The Undervalued Lunge

by Joni Boyd, PhD, CSCS and Katy Milton, MS
Personal Training Quarterly May 2017
Vol 4, Issue 4


Learning to lunge correctly can strengthen the lower body musculature, improve core stability and balance, enhance hip flexibility, and increase functionality. There are a plethora of modifications and progressions to consider.

Regular participation in strength training provides a multitude of benefits, including increased muscular strength and power, decreased risk of injury, and improved activities of daily living (8,10). The lunge is an option for a lower body exercise that can help to achieve these benefits. The lunge is a staple unilateral exercise for the lower body that aims to improve strength and range of motion (ROM), which can potentially carryover to improving the ability to perform activities of daily living. Additionally, the lunge can be beneficial since it includes the integral “triple extension” of the hips, knees, and ankles. The utility of the lunge is often lost in its perceived difficulty and poorly performed technique. Several common errors occur in the performance of a lunge that can go unrecognized, even for experienced personal trainers, which will be discussed in this article. Additionally, there is also room for modification of the lunge and progressions, which the personal trainer may find useful for their clients.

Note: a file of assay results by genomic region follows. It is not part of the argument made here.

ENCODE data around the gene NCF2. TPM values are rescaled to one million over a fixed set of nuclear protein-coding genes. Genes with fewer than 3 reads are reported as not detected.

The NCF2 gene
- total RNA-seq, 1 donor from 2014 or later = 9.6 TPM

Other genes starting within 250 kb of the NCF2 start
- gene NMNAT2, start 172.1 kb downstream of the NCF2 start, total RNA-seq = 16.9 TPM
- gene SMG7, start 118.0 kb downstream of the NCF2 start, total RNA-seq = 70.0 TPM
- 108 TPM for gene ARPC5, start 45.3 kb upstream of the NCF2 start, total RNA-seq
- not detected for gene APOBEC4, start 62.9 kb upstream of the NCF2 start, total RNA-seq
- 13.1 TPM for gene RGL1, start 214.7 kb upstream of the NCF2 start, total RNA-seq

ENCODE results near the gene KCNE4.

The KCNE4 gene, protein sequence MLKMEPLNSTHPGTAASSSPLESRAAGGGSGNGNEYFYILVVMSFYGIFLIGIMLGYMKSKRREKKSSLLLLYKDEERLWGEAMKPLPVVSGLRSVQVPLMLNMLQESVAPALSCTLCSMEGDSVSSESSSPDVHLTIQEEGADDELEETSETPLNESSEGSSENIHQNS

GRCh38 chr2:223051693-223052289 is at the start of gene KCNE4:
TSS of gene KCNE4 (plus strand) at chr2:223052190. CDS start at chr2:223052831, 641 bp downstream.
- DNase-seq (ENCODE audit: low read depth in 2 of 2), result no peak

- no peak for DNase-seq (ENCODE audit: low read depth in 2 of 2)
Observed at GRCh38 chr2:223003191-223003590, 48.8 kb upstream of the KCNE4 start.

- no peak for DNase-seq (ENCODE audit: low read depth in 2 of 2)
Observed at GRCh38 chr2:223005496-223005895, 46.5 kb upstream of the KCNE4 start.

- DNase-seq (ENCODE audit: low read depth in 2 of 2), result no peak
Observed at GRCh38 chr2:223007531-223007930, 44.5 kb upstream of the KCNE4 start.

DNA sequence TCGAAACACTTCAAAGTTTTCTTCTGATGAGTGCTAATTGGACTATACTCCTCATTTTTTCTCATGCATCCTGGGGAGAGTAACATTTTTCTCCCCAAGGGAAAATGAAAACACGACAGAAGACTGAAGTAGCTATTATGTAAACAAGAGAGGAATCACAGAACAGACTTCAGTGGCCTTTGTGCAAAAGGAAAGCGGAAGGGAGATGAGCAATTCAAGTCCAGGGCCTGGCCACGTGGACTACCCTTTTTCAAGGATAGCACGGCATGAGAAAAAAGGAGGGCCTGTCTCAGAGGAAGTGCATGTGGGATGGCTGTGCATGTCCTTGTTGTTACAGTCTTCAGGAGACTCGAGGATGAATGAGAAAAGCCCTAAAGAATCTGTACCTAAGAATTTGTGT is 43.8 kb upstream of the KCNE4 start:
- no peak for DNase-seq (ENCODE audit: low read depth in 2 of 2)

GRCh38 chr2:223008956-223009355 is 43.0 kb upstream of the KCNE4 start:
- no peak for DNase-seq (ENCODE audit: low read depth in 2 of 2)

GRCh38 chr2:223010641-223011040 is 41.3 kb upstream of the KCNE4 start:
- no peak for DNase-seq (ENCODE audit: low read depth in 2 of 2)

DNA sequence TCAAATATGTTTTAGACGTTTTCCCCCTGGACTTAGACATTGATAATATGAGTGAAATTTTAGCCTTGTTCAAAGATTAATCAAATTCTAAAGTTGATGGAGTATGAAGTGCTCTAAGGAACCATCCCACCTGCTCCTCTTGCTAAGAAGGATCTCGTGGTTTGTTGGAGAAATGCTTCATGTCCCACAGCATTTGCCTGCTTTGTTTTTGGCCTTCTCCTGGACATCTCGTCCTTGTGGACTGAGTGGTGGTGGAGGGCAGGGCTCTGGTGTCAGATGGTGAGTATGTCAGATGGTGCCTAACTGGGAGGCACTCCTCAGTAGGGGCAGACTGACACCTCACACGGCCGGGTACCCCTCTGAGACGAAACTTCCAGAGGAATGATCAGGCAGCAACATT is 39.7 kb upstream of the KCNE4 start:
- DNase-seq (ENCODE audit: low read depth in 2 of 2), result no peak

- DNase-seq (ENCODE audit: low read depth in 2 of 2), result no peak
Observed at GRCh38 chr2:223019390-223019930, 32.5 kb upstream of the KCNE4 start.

This article originally appeared in Personal Training Quarterly (PTQ)—a quarterly publication for NSCA Members designed specifically for the personal trainer. Discover easy-to-read, research-based articles that take your training knowledge further with Nutrition, Programming, and Personal Business Development columns in each quarterly, electronic issue. Read more articles from PTQ »

About the author

Joni M. Boyd, PhD, CSCS,*D, NSCA-CPT,*D

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Joni Boyd is an Assistant Professor of exercise science in the Department of Physical Education, Sport, and Human Performance at Winthrop University i ...

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